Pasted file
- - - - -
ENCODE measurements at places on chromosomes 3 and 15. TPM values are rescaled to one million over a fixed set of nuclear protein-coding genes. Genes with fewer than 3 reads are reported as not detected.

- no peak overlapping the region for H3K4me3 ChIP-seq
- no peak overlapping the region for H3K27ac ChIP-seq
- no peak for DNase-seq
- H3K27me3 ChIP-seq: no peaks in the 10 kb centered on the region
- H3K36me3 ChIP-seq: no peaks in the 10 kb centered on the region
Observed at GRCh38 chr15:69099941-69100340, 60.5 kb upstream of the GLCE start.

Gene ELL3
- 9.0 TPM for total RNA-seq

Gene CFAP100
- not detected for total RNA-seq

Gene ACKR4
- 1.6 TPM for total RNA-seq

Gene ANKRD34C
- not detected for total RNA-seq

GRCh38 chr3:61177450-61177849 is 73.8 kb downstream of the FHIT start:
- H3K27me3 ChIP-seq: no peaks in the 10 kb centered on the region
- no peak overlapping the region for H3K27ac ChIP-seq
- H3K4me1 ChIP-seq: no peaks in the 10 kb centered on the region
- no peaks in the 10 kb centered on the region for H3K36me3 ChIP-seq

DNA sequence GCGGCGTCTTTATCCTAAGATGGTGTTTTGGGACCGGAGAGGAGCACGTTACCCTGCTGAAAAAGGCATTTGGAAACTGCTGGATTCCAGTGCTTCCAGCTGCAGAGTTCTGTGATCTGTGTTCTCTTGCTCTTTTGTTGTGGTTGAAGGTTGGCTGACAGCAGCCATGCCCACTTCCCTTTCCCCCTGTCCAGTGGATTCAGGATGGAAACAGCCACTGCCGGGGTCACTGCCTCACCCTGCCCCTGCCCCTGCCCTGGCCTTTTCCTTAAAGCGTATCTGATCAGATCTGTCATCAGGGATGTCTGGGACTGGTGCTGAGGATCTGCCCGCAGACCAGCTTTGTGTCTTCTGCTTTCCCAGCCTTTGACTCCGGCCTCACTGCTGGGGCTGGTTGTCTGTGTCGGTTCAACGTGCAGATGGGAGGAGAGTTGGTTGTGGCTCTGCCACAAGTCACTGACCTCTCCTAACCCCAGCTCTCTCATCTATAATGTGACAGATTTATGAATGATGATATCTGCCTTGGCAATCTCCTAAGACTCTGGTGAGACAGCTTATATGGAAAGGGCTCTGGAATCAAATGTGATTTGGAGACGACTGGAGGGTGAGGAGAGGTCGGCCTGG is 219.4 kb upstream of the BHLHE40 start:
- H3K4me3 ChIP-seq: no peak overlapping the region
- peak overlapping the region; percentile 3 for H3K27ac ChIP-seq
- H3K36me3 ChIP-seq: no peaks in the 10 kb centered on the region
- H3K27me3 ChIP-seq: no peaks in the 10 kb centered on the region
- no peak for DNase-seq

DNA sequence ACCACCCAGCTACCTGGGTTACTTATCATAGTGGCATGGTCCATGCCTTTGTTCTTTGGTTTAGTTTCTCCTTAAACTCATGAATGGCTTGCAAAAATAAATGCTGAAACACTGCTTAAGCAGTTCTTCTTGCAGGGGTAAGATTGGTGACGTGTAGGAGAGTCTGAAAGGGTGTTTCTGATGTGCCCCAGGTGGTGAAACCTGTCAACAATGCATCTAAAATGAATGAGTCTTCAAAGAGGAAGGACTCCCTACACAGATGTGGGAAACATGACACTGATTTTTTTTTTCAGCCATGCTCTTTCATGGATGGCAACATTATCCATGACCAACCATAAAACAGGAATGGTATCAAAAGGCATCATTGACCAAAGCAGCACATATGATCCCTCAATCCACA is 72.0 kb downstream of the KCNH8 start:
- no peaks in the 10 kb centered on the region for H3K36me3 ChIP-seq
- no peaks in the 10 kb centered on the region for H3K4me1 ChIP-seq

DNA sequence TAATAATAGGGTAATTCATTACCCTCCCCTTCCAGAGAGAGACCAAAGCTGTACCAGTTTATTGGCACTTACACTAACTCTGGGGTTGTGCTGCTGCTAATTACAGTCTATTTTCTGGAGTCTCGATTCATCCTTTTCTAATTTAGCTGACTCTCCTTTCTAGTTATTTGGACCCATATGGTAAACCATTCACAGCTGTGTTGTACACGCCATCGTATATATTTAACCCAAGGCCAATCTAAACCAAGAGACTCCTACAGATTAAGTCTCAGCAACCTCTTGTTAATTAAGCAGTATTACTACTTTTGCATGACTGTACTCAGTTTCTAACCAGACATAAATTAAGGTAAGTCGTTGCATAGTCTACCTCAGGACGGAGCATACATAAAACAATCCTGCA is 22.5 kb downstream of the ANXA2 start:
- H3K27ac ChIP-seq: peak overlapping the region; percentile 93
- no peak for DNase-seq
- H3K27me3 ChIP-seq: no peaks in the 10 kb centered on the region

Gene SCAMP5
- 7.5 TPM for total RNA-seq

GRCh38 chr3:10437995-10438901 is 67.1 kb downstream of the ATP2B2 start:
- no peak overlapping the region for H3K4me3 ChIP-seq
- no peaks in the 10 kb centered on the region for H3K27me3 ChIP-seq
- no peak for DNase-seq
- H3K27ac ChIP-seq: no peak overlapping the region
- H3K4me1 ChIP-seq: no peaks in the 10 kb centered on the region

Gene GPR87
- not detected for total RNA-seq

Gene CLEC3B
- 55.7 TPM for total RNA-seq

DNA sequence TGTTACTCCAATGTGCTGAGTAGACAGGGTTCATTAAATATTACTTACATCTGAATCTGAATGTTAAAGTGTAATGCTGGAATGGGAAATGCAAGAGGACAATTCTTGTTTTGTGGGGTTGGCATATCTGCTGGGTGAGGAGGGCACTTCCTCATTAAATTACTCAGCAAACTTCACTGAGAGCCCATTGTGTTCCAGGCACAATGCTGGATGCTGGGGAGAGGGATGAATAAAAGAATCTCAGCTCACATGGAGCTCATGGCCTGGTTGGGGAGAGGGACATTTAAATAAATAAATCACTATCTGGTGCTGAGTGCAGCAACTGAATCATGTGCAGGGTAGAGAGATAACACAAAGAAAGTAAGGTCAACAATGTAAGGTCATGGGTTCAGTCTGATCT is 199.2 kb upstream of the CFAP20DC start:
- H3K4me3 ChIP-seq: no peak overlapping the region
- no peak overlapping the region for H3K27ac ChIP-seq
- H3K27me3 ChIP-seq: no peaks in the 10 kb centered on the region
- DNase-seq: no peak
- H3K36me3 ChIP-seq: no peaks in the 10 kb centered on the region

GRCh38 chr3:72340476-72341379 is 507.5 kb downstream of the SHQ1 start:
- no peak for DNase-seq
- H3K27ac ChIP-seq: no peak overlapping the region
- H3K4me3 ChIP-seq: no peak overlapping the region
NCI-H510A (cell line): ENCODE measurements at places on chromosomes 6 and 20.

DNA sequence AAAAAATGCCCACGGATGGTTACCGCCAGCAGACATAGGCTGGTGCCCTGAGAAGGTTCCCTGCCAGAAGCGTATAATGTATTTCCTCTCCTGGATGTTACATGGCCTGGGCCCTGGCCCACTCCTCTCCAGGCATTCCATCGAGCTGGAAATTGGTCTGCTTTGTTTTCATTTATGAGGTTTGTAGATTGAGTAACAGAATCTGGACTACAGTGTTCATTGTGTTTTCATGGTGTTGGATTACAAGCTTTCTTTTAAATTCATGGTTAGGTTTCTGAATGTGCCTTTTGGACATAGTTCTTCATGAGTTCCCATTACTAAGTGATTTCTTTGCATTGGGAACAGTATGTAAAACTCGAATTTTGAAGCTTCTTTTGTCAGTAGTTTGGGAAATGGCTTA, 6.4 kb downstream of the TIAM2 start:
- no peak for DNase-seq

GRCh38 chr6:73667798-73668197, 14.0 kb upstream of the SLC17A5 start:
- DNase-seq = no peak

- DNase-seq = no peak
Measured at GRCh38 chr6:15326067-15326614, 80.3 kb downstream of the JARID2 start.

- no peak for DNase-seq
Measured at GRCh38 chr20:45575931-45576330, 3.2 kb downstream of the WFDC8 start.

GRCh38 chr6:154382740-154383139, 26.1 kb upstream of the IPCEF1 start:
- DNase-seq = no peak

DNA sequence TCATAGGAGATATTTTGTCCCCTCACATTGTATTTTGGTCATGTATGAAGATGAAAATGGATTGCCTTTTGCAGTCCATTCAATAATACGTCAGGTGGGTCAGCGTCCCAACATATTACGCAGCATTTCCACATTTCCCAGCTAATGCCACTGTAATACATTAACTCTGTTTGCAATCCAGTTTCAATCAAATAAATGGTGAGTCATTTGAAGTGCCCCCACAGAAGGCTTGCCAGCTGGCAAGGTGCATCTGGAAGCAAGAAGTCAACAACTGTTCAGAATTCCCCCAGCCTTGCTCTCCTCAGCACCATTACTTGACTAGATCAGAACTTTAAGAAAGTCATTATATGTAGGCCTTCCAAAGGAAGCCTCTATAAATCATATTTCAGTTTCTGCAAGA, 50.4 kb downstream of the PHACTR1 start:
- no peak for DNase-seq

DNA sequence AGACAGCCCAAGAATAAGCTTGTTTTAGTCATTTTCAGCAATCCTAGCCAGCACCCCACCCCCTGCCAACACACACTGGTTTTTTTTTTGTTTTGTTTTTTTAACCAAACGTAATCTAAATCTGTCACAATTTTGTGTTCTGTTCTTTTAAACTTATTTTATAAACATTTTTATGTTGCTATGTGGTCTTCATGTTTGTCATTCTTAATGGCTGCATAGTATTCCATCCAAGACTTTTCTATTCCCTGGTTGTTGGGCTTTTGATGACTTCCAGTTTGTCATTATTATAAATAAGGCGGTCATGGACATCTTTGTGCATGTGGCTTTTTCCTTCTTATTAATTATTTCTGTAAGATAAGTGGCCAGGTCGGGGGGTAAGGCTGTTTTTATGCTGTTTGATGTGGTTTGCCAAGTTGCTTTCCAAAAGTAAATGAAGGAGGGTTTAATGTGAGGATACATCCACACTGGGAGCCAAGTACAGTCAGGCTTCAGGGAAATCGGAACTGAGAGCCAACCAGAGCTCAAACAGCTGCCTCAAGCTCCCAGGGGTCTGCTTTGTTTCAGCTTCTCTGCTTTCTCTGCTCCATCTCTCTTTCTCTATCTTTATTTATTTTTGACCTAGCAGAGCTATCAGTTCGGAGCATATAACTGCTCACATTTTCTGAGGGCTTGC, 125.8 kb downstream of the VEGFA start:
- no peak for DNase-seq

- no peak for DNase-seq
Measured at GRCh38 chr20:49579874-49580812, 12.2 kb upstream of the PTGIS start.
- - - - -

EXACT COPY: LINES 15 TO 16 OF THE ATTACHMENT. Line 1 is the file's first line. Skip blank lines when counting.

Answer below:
- not detected for total RNA-seq

GRCh38 chr3:61177450-61177849 is 73.8 kb downstream of the FHIT start: